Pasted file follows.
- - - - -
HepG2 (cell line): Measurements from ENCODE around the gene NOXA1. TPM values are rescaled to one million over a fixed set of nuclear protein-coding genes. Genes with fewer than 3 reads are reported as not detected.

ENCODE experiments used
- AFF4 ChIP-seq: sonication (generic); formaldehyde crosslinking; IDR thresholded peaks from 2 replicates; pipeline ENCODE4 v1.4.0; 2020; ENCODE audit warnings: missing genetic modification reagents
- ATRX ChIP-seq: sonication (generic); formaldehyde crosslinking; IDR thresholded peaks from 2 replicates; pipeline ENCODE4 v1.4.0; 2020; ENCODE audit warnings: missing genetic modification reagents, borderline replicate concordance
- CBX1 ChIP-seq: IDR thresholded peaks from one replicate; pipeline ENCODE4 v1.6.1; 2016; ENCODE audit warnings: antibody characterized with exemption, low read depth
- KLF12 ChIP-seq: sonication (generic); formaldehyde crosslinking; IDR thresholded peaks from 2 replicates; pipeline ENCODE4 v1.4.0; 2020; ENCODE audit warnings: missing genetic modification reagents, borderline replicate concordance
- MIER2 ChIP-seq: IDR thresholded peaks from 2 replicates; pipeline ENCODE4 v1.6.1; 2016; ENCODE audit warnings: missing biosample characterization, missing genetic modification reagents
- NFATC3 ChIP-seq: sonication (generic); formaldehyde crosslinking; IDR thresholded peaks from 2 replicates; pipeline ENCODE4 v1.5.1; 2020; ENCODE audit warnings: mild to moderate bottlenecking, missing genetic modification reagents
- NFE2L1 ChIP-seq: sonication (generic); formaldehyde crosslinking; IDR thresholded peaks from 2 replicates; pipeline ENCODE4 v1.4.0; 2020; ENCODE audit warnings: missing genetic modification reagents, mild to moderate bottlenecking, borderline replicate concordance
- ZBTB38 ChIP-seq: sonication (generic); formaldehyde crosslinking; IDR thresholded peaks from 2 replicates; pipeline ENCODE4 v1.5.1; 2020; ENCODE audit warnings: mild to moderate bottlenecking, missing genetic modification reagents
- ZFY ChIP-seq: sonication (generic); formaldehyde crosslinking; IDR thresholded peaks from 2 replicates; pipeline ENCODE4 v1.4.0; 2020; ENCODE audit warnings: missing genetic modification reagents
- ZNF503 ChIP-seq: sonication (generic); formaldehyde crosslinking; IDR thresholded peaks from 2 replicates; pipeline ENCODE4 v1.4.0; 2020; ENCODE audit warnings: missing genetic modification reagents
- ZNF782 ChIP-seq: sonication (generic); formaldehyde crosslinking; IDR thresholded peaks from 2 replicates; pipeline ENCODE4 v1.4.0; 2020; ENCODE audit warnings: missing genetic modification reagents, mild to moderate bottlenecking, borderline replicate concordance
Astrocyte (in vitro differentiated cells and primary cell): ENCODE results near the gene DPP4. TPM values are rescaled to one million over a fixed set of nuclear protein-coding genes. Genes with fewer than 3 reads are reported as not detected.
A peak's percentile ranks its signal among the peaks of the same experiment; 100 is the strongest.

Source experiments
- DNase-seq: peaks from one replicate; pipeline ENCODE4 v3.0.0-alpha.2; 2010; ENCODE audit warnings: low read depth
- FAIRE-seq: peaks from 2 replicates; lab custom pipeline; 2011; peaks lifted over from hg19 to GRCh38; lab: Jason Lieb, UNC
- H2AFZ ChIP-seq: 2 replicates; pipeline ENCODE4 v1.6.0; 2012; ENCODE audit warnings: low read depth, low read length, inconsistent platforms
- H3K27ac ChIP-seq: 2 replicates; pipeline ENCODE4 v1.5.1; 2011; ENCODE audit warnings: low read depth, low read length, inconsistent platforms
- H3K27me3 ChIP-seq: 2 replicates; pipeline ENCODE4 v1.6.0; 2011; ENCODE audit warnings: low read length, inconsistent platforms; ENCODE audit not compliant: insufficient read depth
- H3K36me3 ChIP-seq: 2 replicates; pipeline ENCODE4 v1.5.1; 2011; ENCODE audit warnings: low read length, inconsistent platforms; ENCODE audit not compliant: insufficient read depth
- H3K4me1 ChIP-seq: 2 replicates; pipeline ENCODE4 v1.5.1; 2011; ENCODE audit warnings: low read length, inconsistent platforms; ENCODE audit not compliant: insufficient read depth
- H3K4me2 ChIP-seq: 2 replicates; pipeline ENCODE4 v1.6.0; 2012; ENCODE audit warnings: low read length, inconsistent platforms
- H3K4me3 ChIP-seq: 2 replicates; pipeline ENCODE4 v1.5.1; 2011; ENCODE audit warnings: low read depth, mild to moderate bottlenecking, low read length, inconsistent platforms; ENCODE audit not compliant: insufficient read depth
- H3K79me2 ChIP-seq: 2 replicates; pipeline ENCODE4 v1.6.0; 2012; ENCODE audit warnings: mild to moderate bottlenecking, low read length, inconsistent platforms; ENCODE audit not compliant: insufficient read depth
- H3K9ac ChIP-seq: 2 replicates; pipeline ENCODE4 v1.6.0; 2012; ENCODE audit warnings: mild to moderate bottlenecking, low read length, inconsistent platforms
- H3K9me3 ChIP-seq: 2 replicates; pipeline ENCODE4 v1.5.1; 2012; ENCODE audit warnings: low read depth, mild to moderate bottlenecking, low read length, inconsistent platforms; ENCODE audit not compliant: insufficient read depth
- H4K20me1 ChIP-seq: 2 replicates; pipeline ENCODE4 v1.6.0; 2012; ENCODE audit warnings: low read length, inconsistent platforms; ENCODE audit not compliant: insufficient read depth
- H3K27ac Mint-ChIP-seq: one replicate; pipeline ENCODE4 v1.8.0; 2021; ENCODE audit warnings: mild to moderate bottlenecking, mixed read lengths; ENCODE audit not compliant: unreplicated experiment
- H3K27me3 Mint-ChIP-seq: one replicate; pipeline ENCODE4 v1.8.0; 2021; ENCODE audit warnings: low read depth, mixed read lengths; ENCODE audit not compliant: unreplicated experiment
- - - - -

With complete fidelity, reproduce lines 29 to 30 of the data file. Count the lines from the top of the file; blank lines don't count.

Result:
- H4K20me1 ChIP-seq: 2 replicates; pipeline ENCODE4 v1.6.0; 2012; ENCODE audit warnings: low read length, inconsistent platforms; ENCODE audit not compliant: insufficient read depth
- H3K27ac Mint-ChIP-seq: one replicate; pipeline ENCODE4 v1.8.0; 2021; ENCODE audit warnings: mild to moderate bottlenecking, mixed read lengths; ENCODE audit not compliant: unreplicated experiment